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Monday, November 19, 2012

One of the very frew Chrsitians to have the guts to speak up

Highrigger is just about the first Chrsitain to speak up for me on CARM since the CADRE people left back in 2004. he backs me statments about ECREP.

Highrigger post 20
I am trained in mathmatics and I agre with Bayes Theorem as far as it goes. But it does not go so far as to be applied to spritual issues. How does Mathmatics have anything to do with love or faith, passions of the heart?

Metacrock is right. It is a dumb idea. The Theorem is totally misapplied.

JohnR
I think I must have discovered some kind of atheist liturgy or something. They are acting like I murdered someone. It's  a major sin to say ECREE is not true. On my boards atheist oppent (but a friend) Quantum Troll actually takes me side on this one. He's a scientist. He's a Ph.D. candidate in nuero biology at a major university in Europe.

e: Bayes' Theorem

Postby QuantumTroll on Tue Nov 20, 2012 4:08 am
I'm going to start by taking Metacrock's side here, for once. As a working numerical scientist, I feel like I have a bit of weight to throw around on this subject, too ;)

I think Metacrock is right in that the claim "ECREE" with regards to the existence of God has little or nothing to do with Bayes' Theorem. The reason for this is actually clear when you look at the examples in this thread, cocaine use and cancer. If you give a random US citizen a cocaine test, the low incidence of cocaine use means that you'll get a lot of false positives. Cocaine use is an extraordinary claim, and you need a very accurate test (or several tests) in order to convincingly show cocaine use. If you go to a crackhouse, you'll probably be able to tell pretty reliably who is high at the moment without any drug test. Similarly, any particular cancer diagnosis is a rare and extraordinary claim, and the tests have limited power. But if one test is positive, you're in a cancer crackhouse, and more testing will be much more reliable. Bottom line: You need to know the prior odds of an outcome to know the reliability of a test.

We don't know the prior odds of the existence of God. We cannot apply Bayes' Theorem on this question, because we don't have any data about the existence of God, period. I think this is the heart of Metacrock's point, and in this he is correct.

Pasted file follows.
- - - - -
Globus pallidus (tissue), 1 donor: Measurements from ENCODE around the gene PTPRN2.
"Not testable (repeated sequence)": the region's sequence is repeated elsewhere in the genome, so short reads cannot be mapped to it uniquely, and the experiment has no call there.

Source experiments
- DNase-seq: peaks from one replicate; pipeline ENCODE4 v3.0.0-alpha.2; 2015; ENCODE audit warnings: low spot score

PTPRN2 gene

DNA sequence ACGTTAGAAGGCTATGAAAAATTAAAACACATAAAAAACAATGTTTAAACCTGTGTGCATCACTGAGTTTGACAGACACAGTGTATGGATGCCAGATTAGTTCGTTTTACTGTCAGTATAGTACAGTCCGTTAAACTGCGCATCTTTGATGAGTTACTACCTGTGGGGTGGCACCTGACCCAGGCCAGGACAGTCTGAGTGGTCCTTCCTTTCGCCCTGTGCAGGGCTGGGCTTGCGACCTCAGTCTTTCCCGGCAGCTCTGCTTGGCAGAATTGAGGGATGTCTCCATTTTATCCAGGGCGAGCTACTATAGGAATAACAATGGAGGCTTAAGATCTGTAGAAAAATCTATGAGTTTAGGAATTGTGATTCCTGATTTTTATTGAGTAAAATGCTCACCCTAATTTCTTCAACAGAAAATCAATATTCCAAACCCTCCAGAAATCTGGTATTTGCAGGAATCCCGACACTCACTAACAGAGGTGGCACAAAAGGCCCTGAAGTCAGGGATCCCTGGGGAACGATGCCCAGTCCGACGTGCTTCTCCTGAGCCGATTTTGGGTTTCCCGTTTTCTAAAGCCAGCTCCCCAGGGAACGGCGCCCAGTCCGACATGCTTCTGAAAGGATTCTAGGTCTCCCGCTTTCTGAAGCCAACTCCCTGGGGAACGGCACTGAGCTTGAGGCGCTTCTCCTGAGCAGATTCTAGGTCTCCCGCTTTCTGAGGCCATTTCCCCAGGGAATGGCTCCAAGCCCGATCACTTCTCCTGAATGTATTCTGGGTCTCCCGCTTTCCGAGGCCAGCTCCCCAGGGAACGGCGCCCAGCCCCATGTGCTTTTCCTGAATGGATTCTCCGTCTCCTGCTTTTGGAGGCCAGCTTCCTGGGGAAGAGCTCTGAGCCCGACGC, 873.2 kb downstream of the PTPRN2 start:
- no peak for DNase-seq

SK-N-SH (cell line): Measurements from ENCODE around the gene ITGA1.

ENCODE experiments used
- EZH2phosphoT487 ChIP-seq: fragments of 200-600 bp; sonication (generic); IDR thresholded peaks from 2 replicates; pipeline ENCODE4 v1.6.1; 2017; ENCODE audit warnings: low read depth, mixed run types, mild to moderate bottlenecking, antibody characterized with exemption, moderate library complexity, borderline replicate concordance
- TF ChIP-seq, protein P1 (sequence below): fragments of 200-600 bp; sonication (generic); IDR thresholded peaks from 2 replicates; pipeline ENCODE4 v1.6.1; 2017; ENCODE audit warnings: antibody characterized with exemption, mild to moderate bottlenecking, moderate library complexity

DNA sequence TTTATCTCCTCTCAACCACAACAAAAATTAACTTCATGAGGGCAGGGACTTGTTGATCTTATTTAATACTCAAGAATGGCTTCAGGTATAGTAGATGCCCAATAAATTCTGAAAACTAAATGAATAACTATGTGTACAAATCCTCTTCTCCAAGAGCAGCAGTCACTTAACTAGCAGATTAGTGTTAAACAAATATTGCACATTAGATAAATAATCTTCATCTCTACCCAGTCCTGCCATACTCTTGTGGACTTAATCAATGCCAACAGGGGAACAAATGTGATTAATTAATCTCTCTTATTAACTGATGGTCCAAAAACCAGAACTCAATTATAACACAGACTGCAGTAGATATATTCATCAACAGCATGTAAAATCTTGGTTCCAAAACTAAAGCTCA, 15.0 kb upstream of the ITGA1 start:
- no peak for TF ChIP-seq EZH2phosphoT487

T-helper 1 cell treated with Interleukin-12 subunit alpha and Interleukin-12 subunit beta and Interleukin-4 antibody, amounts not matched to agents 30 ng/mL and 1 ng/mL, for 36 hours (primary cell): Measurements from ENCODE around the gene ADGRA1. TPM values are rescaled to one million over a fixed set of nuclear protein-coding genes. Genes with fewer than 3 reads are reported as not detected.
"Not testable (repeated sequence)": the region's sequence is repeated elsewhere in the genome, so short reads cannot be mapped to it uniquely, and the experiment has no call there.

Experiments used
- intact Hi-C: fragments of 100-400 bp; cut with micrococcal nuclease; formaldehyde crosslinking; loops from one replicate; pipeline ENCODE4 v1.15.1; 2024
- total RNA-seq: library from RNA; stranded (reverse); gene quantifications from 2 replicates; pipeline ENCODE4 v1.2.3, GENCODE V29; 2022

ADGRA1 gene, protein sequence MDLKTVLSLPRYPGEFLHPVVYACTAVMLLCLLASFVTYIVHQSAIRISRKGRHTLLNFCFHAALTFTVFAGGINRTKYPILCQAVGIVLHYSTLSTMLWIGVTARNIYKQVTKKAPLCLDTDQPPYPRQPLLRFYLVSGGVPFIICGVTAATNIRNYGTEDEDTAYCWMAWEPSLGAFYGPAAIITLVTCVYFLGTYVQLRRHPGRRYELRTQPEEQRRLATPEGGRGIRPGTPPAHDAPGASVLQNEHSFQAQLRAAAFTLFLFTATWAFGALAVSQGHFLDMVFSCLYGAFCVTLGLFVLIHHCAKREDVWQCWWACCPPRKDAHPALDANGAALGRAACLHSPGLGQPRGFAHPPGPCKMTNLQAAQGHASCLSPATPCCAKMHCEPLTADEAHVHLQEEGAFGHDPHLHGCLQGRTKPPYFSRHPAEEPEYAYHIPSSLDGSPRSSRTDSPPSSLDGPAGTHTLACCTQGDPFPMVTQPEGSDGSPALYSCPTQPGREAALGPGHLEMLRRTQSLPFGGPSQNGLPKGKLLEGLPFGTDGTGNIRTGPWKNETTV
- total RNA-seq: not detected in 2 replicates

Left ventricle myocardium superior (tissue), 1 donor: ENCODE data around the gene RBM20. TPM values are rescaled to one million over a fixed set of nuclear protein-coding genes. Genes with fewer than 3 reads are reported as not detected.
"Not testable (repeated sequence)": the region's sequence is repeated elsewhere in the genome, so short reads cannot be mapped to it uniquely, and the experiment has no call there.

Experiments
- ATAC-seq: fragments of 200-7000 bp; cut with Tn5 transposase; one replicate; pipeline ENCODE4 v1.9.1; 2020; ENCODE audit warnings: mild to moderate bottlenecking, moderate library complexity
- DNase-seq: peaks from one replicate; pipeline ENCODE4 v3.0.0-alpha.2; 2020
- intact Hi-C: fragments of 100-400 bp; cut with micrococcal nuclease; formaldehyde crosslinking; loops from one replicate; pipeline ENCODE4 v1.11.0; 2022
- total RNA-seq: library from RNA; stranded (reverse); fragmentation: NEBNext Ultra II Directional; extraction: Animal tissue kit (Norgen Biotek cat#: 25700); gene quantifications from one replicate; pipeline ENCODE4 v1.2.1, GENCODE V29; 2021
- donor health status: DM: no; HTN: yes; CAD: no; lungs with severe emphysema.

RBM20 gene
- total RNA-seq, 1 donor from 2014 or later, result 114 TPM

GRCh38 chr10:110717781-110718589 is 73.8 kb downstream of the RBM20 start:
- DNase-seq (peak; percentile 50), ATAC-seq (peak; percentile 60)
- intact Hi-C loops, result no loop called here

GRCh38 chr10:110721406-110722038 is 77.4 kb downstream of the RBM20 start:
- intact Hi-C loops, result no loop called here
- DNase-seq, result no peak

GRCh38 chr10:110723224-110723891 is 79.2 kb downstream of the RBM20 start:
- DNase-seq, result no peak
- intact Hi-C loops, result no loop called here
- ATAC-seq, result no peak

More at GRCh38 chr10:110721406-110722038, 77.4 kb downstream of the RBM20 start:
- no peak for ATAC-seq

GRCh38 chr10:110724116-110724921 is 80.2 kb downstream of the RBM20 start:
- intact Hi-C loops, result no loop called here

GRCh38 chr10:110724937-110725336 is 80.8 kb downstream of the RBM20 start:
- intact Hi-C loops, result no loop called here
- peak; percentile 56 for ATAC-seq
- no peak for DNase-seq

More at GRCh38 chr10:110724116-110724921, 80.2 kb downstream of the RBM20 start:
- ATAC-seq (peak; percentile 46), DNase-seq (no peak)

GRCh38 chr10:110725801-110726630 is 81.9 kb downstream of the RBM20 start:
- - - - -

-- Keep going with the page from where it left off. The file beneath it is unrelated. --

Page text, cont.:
A caveat: I think the existence of God is an extraordinary claim, and my intuition says that such claims require extra convincing evidence. I agree with ECREE with regards to the existence of God, but will not use Bayes' Theorem as support for this opinion.

Finally, there's the whole miracles issue, too. Here, we do know the prior odds of spontaneous recovery from various illnesses, or we can at least calculate a reliable estimate. Therefore, when someone prays and is healed, we can apply Bayes' Theorem and we do have a mathematical basis for ECREE in this context. Every argument for miracles (at Lourdes or elsewhere) that I've seen has failed to address this fundamental problem. Can Metacrock dig up a counterexample?
my response:

Re: Bayes' Theorem

Postby Metacrock on Tue Nov 20, 2012 6:33 am
I appreciate your comments a great deal man. That's super and actually talking my side, wow, mark n the wall! :D

I agree with what you say. The only thing I would add is that many atheists, not you of cousre, or Fleet, but those who are less well immersed in scinece make it seem as though belief in god is extraordinary in the sense of being cray, way out, they leave the impression that "extraordinary" means "freaky and silly and way out."

Obviously it doesn't mean that. It means different the average. soemthing like that. yet the average in terms of belief for humans is to believe in some form of deity or God.


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